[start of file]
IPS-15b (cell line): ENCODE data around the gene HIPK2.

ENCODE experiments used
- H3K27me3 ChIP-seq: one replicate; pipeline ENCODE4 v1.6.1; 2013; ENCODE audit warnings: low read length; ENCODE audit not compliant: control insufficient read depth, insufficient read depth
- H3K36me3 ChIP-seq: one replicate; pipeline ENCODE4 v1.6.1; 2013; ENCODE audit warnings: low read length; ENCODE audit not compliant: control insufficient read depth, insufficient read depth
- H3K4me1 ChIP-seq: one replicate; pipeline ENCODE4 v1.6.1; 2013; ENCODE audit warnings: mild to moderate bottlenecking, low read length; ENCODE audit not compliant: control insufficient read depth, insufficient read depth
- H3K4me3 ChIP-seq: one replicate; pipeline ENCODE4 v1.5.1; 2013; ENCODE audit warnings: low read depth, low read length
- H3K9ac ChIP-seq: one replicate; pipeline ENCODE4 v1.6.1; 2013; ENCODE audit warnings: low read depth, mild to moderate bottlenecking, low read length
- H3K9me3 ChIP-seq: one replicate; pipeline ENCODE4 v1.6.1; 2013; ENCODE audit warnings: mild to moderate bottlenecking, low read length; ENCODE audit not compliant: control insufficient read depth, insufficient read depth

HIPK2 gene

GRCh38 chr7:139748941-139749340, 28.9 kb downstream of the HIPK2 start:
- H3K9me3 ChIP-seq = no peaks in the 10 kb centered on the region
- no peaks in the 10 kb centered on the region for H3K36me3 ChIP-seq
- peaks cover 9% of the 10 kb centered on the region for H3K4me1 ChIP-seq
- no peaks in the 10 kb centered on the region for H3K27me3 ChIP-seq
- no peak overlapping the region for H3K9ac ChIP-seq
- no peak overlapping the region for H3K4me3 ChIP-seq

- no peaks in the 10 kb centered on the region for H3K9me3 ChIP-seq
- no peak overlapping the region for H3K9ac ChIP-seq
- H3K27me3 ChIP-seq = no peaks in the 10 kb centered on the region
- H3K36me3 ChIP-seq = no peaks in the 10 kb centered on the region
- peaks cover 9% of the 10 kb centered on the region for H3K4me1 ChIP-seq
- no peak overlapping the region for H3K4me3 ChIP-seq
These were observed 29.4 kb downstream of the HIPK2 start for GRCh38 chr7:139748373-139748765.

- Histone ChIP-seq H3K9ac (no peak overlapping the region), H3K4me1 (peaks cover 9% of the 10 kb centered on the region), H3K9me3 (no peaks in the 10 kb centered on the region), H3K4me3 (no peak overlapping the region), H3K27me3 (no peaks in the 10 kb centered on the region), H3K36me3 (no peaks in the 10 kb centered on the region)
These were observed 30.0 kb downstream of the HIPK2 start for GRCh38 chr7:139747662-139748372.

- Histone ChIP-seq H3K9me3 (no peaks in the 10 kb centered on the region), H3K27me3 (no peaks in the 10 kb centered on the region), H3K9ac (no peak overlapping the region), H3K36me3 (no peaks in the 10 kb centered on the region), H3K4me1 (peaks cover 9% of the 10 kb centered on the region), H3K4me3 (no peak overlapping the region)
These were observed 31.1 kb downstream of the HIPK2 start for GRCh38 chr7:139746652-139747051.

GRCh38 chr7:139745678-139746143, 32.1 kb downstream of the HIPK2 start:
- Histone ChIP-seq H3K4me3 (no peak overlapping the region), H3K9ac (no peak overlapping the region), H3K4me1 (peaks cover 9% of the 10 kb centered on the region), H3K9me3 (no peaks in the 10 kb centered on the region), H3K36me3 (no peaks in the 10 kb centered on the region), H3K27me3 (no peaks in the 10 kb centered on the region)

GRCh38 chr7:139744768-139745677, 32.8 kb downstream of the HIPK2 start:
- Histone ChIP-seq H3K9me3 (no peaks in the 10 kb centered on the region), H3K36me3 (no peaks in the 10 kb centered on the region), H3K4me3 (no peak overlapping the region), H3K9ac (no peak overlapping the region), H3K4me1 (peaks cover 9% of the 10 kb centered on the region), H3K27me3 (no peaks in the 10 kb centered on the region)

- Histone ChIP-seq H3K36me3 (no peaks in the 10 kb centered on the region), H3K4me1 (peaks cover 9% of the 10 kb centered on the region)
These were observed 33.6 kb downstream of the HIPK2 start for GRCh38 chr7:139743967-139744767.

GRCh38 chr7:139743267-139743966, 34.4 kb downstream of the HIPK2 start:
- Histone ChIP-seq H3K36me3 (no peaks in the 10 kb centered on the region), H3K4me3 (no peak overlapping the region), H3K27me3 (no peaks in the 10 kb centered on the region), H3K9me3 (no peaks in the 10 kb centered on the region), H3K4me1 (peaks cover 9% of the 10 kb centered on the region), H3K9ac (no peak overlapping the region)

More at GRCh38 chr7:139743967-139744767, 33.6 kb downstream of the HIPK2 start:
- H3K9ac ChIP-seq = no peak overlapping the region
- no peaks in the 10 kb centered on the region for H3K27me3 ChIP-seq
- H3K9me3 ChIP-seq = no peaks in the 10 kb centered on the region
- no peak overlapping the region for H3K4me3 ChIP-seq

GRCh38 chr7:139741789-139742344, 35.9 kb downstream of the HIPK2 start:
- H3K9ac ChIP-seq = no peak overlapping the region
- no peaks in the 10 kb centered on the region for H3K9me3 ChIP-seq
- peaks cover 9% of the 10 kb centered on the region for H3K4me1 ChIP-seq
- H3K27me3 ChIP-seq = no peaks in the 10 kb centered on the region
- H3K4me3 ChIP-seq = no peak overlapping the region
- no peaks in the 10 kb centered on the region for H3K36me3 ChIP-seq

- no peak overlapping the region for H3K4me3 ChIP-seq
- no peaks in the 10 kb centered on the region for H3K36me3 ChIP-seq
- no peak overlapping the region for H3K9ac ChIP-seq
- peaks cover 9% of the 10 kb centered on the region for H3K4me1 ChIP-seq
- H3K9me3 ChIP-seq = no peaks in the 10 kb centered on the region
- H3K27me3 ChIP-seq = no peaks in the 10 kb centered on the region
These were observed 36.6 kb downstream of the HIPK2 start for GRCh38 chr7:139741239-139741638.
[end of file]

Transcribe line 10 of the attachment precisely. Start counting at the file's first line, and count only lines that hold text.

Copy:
GRCh38 chr7:139748941-139749340, 28.9 kb downstream of the HIPK2 start: